VLC media player for Mac OS X, versions 2.1.4 and 2.0.10

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Today, we released 2 versions of VLC media player for Mac OS X targeting different client systems.

Version 2.1.4

This is a small bug fix release, which improves an important regression regarding DVD playback and improves compatibility with HUffYUV contents by upgrading the respective decoder library. Additionally, a rare issue with some specifically crafted wmv files was fixed and a misleading error message no longer appears during video playback on OS X Mavericks.
Grab a copy here or trigger the internal updater if it doesn’t prompt you right away.

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Version 2.0.10

More than 3 months after the last update to VLC’s 2.0 release series, this minor update includes security updates for third party libraries, stability improvements and increased battery life when using a Mac with more than one graphics card.
While we generally recommend anyone using a Mac with OS X 10.6 or later on a 64bit-capable device to deploy version 2.1.4 linked above, VLC 2.0.10 is a great thing to enjoy your media if you decided to stay on OS X 10.5 or if you are using a PowerPC or 32bit Intel-based Mac.
Fetch the PowerPC binary here or grab the Intel variant there. The update is also appearing in VLC’s internal updater.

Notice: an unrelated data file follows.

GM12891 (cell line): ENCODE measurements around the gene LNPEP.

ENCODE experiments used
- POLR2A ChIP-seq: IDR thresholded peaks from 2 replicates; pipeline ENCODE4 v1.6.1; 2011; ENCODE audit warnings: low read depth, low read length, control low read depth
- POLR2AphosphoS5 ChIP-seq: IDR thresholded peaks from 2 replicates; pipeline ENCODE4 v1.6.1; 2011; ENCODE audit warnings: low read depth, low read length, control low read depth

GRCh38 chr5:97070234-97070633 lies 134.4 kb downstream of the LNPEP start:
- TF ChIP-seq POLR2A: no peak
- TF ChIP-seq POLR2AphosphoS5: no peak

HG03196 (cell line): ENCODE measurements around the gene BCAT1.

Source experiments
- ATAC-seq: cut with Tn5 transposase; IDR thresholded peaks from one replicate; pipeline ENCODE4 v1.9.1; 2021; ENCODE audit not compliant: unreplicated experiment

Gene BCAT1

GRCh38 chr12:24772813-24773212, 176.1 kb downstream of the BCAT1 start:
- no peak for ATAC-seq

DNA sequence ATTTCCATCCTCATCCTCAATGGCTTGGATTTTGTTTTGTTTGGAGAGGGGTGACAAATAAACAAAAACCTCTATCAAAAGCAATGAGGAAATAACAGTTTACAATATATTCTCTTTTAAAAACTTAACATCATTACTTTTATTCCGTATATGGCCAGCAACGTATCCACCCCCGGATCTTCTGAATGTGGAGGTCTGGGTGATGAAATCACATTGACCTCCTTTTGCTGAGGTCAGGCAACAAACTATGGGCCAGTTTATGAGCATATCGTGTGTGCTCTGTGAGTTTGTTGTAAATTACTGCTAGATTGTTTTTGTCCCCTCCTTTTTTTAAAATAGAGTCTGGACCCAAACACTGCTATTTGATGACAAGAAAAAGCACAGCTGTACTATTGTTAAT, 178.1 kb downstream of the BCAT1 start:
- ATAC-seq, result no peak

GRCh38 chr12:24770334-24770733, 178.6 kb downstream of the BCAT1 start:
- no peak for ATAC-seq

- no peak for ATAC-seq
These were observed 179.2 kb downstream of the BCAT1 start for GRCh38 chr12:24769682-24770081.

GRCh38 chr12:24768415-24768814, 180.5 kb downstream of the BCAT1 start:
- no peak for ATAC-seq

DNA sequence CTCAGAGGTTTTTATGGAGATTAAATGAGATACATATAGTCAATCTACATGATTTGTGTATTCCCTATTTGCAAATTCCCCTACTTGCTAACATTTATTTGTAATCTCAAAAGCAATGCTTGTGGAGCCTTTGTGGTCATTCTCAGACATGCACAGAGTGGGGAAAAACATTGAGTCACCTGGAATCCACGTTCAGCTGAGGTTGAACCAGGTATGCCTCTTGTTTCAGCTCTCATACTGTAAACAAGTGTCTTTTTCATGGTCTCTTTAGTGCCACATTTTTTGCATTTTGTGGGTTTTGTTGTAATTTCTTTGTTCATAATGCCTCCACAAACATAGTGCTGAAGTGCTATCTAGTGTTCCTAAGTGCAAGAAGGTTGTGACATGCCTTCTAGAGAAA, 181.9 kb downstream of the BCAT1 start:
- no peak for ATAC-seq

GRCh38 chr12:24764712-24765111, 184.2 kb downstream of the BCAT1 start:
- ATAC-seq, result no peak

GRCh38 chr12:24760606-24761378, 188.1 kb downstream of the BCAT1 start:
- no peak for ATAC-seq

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VLC for iOS, version 2.2.1

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Today, we released a small update of VLC for iOS. It solves the most important regressions in last week’s 2.2 major release, but also includes a major improvement: full initial support of 64bit aka AArch64 aka arm64 on late 2013’s iPhone and iPad thanks to a close collaboration with the libav team.

Additionally, we added enhanced support for a broader set of UPnP servers, notably Twonky 7, Serviio 1.4 and XMBC 12, and resolved an inconvenient memory management issue in the underlying upnp library, which lead to the weird behavior that from a full folder only a single file would actually be played over and over again.

Regarding VLC for iOS’ networking capabilities, the option to manipulate the caching level was implemented in the same way as known from its desktop counterparts. Furthermore, ftp streams respect non-ASCII file encodings and URLs with spaces correctly now. Streaming from Dropbox is more reliable, too.

Finally, we increased the readability of metadata displayed on iPad (iOS 7), solved stability regressions on iOS 6 and implemented a more intelligent thumbnailing mechanism.

Oh, and your TV show episodes disappeared with the last update? That’s solved, too. Sorry for the confusion and the trouble this database edge-case caused.

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